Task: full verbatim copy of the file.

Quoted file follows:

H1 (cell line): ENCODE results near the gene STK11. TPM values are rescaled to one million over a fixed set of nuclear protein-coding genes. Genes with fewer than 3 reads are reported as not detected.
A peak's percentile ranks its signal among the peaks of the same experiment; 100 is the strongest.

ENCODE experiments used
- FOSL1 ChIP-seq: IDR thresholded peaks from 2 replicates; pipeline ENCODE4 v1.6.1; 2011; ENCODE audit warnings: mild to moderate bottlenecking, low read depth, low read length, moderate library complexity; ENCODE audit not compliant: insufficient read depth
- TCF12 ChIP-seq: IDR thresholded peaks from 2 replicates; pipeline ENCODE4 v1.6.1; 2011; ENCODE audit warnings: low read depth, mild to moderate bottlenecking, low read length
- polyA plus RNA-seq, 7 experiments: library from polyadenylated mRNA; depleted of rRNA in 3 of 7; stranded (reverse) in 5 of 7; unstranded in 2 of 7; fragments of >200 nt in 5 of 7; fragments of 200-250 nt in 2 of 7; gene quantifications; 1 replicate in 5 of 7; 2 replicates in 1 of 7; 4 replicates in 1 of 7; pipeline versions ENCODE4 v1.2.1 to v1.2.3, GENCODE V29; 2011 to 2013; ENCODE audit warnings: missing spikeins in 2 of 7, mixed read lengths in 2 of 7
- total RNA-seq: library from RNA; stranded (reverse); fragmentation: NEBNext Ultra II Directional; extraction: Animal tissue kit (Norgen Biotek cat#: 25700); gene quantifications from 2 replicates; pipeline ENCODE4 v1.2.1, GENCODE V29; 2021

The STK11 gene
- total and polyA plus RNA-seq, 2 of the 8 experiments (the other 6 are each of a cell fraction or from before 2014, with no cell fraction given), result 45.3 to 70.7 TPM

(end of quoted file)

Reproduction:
H1 (cell line): ENCODE results near the gene STK11. TPM values are rescaled to one million over a fixed set of nuclear protein-coding genes. Genes with fewer than 3 reads are reported as not detected.
A peak's percentile ranks its signal among the peaks of the same experiment; 100 is the strongest.

ENCODE experiments used
- FOSL1 ChIP-seq: IDR thresholded peaks from 2 replicates; pipeline ENCODE4 v1.6.1; 2011; ENCODE audit warnings: mild to moderate bottlenecking, low read depth, low read length, moderate library complexity; ENCODE audit not compliant: insufficient read depth
- TCF12 ChIP-seq: IDR thresholded peaks from 2 replicates; pipeline ENCODE4 v1.6.1; 2011; ENCODE audit warnings: low read depth, mild to moderate bottlenecking, low read length
- polyA plus RNA-seq, 7 experiments: library from polyadenylated mRNA; depleted of rRNA in 3 of 7; stranded (reverse) in 5 of 7; unstranded in 2 of 7; fragments of >200 nt in 5 of 7; fragments of 200-250 nt in 2 of 7; gene quantifications; 1 replicate in 5 of 7; 2 replicates in 1 of 7; 4 replicates in 1 of 7; pipeline versions ENCODE4 v1.2.1 to v1.2.3, GENCODE V29; 2011 to 2013; ENCODE audit warnings: missing spikeins in 2 of 7, mixed read lengths in 2 of 7
- total RNA-seq: library from RNA; stranded (reverse); fragmentation: NEBNext Ultra II Directional; extraction: Animal tissue kit (Norgen Biotek cat#: 25700); gene quantifications from 2 replicates; pipeline ENCODE4 v1.2.1, GENCODE V29; 2021

The STK11 gene
- total and polyA plus RNA-seq, 2 of the 8 experiments (the other 6 are each of a cell fraction or from before 2014, with no cell fraction given), result 45.3 to 70.7 TPM